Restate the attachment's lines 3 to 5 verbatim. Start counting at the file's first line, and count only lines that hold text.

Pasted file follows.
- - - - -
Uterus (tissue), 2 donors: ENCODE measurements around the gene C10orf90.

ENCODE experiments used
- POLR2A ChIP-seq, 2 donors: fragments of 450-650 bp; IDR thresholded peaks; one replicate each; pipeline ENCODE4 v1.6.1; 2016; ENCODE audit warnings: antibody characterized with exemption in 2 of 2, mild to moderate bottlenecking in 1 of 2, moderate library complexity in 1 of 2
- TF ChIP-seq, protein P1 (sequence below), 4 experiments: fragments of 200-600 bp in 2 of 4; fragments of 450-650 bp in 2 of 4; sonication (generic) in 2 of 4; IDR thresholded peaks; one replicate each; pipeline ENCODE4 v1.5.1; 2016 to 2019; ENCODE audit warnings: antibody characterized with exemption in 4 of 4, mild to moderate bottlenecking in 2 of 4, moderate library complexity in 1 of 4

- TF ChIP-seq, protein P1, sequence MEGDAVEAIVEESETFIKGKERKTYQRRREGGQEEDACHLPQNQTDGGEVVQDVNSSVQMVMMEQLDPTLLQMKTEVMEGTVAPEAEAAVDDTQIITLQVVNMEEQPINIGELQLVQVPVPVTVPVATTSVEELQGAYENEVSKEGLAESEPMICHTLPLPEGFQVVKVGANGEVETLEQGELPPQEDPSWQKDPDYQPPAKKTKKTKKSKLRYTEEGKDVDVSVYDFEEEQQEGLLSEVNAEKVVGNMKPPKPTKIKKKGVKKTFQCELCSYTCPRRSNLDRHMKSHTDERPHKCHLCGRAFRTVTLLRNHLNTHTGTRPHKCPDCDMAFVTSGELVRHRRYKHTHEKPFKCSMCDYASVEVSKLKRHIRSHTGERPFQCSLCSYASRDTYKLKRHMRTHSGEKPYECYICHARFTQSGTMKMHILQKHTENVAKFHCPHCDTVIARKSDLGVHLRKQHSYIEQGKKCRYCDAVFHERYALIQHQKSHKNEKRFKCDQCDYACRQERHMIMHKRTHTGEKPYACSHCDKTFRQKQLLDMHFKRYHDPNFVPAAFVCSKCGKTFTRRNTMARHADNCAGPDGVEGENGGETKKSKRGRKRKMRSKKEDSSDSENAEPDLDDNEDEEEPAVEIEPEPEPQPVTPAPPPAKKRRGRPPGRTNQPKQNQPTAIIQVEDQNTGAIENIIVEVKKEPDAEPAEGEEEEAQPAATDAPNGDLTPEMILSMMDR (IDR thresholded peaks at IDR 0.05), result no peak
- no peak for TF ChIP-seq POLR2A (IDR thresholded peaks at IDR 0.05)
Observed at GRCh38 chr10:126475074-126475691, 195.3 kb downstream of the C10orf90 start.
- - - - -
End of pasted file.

- POLR2A ChIP-seq, 2 donors: fragments of 450-650 bp; IDR thresholded peaks; one replicate each; pipeline ENCODE4 v1.6.1; 2016; ENCODE audit warnings: antibody characterized with exemption in 2 of 2, mild to moderate bottlenecking in 1 of 2, moderate library complexity in 1 of 2
- TF ChIP-seq, protein P1 (sequence below), 4 experiments: fragments of 200-600 bp in 2 of 4; fragments of 450-650 bp in 2 of 4; sonication (generic) in 2 of 4; IDR thresholded peaks; one replicate each; pipeline ENCODE4 v1.5.1; 2016 to 2019; ENCODE audit warnings: antibody characterized with exemption in 4 of 4, mild to moderate bottlenecking in 2 of 4, moderate library complexity in 1 of 4

- TF ChIP-seq, protein P1, sequence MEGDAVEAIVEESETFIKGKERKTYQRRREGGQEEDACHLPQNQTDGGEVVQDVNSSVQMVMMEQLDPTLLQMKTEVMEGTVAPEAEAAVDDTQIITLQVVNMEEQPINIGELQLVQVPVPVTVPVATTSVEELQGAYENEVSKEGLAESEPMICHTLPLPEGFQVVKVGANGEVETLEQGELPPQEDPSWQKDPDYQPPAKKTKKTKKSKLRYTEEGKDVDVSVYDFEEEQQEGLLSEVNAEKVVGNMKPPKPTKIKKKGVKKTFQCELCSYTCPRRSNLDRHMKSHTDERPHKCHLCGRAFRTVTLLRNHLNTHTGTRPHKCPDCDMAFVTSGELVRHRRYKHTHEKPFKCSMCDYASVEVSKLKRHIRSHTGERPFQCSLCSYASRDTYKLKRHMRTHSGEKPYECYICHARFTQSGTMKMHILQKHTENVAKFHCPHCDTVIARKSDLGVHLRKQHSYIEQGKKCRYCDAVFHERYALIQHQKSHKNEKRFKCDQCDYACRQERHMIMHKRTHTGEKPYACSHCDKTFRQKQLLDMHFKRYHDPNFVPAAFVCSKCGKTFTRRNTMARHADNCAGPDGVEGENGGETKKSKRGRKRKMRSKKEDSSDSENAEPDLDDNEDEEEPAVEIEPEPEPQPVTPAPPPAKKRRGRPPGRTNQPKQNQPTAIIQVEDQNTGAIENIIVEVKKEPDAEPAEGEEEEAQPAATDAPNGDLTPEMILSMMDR (IDR thresholded peaks at IDR 0.05), result no peak